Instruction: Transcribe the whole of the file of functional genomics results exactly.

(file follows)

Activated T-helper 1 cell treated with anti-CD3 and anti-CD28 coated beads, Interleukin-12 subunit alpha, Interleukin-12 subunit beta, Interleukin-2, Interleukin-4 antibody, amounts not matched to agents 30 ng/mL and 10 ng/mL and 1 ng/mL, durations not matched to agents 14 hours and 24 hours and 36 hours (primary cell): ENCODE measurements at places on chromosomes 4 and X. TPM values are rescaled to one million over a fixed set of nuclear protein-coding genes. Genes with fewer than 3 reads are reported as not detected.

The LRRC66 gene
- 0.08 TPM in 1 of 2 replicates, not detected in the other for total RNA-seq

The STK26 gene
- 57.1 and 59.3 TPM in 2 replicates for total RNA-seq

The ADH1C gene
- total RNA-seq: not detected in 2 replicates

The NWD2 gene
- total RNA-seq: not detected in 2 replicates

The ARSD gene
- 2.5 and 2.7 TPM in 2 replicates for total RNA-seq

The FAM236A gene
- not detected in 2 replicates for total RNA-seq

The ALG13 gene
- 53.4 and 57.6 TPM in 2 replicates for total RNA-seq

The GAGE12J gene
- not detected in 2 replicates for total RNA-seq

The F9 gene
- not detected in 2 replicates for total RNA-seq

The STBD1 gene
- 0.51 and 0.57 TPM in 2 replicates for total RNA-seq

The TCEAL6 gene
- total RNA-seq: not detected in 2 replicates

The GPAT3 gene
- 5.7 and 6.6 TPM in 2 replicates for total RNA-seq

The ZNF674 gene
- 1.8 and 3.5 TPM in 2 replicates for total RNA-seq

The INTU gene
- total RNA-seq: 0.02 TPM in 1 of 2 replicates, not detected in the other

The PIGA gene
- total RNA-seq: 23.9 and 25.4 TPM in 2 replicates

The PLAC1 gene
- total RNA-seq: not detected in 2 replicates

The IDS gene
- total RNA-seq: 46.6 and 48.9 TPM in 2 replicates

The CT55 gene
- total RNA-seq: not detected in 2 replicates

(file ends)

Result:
Activated T-helper 1 cell treated with anti-CD3 and anti-CD28 coated beads, Interleukin-12 subunit alpha, Interleukin-12 subunit beta, Interleukin-2, Interleukin-4 antibody, amounts not matched to agents 30 ng/mL and 10 ng/mL and 1 ng/mL, durations not matched to agents 14 hours and 24 hours and 36 hours (primary cell): ENCODE measurements at places on chromosomes 4 and X. TPM values are rescaled to one million over a fixed set of nuclear protein-coding genes. Genes with fewer than 3 reads are reported as not detected.

The LRRC66 gene
- 0.08 TPM in 1 of 2 replicates, not detected in the other for total RNA-seq

The STK26 gene
- 57.1 and 59.3 TPM in 2 replicates for total RNA-seq

The ADH1C gene
- total RNA-seq: not detected in 2 replicates

The NWD2 gene
- total RNA-seq: not detected in 2 replicates

The ARSD gene
- 2.5 and 2.7 TPM in 2 replicates for total RNA-seq

The FAM236A gene
- not detected in 2 replicates for total RNA-seq

The ALG13 gene
- 53.4 and 57.6 TPM in 2 replicates for total RNA-seq

The GAGE12J gene
- not detected in 2 replicates for total RNA-seq

The F9 gene
- not detected in 2 replicates for total RNA-seq

The STBD1 gene
- 0.51 and 0.57 TPM in 2 replicates for total RNA-seq

The TCEAL6 gene
- total RNA-seq: not detected in 2 replicates

The GPAT3 gene
- 5.7 and 6.6 TPM in 2 replicates for total RNA-seq

The ZNF674 gene
- 1.8 and 3.5 TPM in 2 replicates for total RNA-seq

The INTU gene
- total RNA-seq: 0.02 TPM in 1 of 2 replicates, not detected in the other

The PIGA gene
- total RNA-seq: 23.9 and 25.4 TPM in 2 replicates

The PLAC1 gene
- total RNA-seq: not detected in 2 replicates

The IDS gene
- total RNA-seq: 46.6 and 48.9 TPM in 2 replicates

The CT55 gene
- total RNA-seq: not detected in 2 replicates